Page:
Stanton & Killeen Rare Rutherglen Topaque
How deep can you go? This one looks almost like black treacle! The nose is redolent of fine Armagnac, with aromas of damp earth, peat, burnt toffee apple, dark chocolate, fig and curry spices. Amazingly complex and worthy of lengthy contemplation. Indeed, the angels must have taken more than their fair share of this one, such is the almost painful level of intensity and concentration. And yet pain never felt so pleasurable! The flavours go all the way from A to Z (not to mention all the way to 11!) with all of the sweet, sour, savoury, salty, earthy and tangy elements in complete harmony, and a finish that goes on forever. Heavenly wine. ***+
Stanton & Killeen Rutherglen Muscat
Quite a dark orange/brown colour, with a definite red-ish hue. Roses, violets and turkish delight leap from the glass, with notes of redcurrant jam, orange marmalade and milk chocolate. A really lovely nose - earthy, but at the same time floral and grapey. The palate is rich, with flavours of fresh grapes and figs, with an intense dark muscavado sugar sweetness and just enough tangy acidity to keep it from cloying. One for pouring on the ice cream. *
Stanton & Killeen Classic Rutherglen Muscat
Like the above, only darker and redder. A lovely waft of freshly-baked sourdough bread and rich, dark fruitcake emanates from the glass - doughy, almost donutty, with notes of flowers, spiced dried fruits, molasses, figs, ginger, with hints of mint and balsam.The palate is uber-rich and sweet, but this time has all the acidity required to give it real lift. A bundle of soft, sweet, tangy loveliness. **
Stanton & Killeen Grand Rutherglen Muscat
Deep tawny colour, almost like an aged, dark red wine. Amazingly, it almost smells like a perfectly aged red wine, too, with delicate aromas of redcurrant and spiced bramble, with hints of dried orange peel, incense, damp earth and mocha, all steeped in the finest eau de vie. The flavours are just so intense, so riveting and mouth-filling, with burnt chocolate, candied peel, coffee grounds, parma violets and a gently saline, savoury, meaty and smoky quality. Wave upon wave of spices and herbs, dried exotic fruits (mango, papaya) and black syrup, with an almost tannic grip , all countered by the most wonderfully tangy orange acidity. Another heavenly wine. ***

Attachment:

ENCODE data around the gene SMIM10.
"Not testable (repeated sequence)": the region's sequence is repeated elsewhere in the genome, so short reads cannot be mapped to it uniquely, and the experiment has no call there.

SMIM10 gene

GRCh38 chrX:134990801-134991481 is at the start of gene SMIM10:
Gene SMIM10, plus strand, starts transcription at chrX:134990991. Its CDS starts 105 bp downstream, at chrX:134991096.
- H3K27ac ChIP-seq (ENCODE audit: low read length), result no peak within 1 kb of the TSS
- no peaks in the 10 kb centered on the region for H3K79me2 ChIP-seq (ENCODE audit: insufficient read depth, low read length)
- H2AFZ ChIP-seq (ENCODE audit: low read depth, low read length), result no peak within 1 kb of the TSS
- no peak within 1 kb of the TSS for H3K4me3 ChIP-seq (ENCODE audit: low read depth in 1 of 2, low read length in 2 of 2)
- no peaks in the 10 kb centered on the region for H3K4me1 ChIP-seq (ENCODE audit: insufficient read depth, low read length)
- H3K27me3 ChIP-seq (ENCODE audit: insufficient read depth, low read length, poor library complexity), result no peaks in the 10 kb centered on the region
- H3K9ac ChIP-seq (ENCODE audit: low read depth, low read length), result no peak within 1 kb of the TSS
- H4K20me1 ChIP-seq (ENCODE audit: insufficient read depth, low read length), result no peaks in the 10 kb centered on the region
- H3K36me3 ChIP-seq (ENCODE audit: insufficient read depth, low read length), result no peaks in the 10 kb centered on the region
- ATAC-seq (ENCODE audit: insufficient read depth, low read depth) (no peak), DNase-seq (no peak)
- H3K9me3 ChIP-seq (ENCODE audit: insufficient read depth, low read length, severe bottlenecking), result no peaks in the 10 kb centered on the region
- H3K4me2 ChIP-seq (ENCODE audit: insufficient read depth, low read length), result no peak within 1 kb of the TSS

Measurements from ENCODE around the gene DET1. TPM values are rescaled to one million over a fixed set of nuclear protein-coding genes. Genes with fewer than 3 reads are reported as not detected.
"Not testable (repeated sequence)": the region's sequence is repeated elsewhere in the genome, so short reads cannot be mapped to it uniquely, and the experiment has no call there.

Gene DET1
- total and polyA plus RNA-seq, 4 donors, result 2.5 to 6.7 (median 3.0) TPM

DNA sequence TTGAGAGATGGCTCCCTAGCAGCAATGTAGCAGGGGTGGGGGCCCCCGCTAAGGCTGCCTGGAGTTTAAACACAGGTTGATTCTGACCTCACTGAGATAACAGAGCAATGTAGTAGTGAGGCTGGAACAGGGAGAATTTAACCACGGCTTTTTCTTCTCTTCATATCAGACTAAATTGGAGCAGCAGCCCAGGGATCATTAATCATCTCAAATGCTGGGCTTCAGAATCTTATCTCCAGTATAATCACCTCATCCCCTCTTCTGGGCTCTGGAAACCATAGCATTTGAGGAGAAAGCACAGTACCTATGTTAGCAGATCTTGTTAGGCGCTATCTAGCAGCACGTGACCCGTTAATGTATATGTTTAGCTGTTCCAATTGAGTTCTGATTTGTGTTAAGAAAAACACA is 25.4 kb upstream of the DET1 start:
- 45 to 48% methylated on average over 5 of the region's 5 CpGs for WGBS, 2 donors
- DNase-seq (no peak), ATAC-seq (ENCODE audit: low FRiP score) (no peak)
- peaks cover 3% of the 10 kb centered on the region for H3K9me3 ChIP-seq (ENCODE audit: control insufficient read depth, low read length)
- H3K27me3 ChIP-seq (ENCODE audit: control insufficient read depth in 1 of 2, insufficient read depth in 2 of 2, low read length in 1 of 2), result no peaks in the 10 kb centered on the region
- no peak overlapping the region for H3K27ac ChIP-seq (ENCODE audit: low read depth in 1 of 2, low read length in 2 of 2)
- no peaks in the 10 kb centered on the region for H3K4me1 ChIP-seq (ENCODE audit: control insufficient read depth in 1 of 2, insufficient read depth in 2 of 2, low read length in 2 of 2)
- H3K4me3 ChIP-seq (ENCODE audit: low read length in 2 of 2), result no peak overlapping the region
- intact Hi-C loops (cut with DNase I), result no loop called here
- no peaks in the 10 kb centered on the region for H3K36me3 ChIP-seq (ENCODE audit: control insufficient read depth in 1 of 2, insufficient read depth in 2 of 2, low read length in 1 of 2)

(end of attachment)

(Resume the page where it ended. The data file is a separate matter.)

Stanton & Killeen Rare Rutherglen Muscat
Almost coffee-coloured, and again with a distinct red hue, this one is so viscous, so thick, it almost prevents the aromas from escaping. It isn't muted, but the aromas are hard to describe. The palate, though, is a different matter. The texture is immense, almost like treacle, and completely coats the mouth with flavours of muscavado, laced with orange oil, curry spices, soy and dark chocolate, yet shot through with a streak of tangy acidity, and hardly a sign of anything spiritous or warm. A completely contrary and compelling wine, with massive length. Sheer ambrosia in a glass! ***
On the night, I marginally preferred the Muscats, but tasting through all of the wines again, several weeks later, my allegiance was with the Topaques, which overall seemed to possess just a little more complexity and depth. But it is a close call - and there wasn't a wine in there that I wouldn't choose to drink at the drop of a hat.
Thanks Wendy - and let's hope we can do it all again when you are next in the UK!